Wednesday, February 24, 2010
The Supreme Court today heard oral argument in Holder v. Humanitarian Law Project. The questions presented by the case, which might well have consequences on the interpretation of similar provisions in the immigration laws, is (1) whether 18 U.S.C. 2339B(a)(1), which prohibits the knowing provision of “any *** service, *** training, [or] expert advice or assistance,” to a designated foreign terrorist organization, is unconstitutionally vague; and (2) whether the criminal prohibitions in 18 U.S.C. § 2339B(a)(1) on the provision of “expert advice or assistance” “derived from scientific [or] technical … knowledge” and “personnel” are unconstitutional with respect to speech that furthers only lawful, nonviolent activities of proscribed organizations.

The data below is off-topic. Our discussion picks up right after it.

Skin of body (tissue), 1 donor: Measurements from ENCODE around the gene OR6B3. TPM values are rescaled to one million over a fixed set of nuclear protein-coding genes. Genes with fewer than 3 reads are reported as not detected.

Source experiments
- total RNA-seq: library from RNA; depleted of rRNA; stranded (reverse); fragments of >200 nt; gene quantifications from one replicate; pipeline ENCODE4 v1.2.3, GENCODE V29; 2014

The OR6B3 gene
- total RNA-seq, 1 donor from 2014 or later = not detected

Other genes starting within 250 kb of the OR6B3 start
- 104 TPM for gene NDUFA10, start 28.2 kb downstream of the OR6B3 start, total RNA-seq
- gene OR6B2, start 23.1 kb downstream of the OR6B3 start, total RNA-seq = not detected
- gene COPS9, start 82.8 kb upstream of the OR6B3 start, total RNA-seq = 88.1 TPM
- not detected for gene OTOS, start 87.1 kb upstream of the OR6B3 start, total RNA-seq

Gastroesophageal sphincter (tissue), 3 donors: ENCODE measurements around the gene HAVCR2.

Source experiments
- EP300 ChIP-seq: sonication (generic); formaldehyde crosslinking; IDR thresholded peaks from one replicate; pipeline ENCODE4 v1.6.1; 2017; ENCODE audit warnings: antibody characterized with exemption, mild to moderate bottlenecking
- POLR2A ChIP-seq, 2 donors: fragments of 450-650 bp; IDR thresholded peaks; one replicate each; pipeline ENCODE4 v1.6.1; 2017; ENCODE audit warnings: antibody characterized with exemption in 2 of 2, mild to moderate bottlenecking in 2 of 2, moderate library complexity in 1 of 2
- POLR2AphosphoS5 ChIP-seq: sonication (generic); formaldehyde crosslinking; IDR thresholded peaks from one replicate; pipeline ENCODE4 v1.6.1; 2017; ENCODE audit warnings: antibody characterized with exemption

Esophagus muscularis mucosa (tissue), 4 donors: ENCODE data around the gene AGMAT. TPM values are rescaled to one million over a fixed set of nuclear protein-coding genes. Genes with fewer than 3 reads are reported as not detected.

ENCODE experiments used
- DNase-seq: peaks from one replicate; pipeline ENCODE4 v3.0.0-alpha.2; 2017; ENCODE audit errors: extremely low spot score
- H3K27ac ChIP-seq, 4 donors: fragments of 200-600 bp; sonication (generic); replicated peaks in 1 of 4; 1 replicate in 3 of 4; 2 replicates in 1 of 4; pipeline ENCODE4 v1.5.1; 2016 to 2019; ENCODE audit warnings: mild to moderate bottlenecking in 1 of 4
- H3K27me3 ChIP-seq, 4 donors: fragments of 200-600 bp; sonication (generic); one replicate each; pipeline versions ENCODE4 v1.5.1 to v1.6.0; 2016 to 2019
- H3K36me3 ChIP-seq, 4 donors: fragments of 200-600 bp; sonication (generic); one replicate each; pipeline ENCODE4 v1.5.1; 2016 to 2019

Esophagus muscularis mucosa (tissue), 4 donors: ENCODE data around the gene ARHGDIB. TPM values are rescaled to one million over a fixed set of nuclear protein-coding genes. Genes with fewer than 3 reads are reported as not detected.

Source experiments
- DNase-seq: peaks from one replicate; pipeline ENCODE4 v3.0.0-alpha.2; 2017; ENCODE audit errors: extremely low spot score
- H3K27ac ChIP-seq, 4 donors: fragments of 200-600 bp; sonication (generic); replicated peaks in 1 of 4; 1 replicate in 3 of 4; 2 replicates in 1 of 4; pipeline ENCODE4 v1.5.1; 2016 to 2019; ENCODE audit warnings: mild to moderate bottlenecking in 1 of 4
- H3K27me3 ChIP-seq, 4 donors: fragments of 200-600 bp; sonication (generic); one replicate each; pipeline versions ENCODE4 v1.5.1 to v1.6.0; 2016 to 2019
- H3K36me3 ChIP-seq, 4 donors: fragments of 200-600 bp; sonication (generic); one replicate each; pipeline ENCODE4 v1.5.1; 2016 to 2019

For opposing arguments from Peter Margulies (Roger Williams) (for Petitioners) and David Cole (Georgetown) (for respondents) on podcast on SCOTUSblog, click here. See Lyle Denniston's analysis of the oral argument and recounting of the Court's apparent skepticism about the breadth of the statute.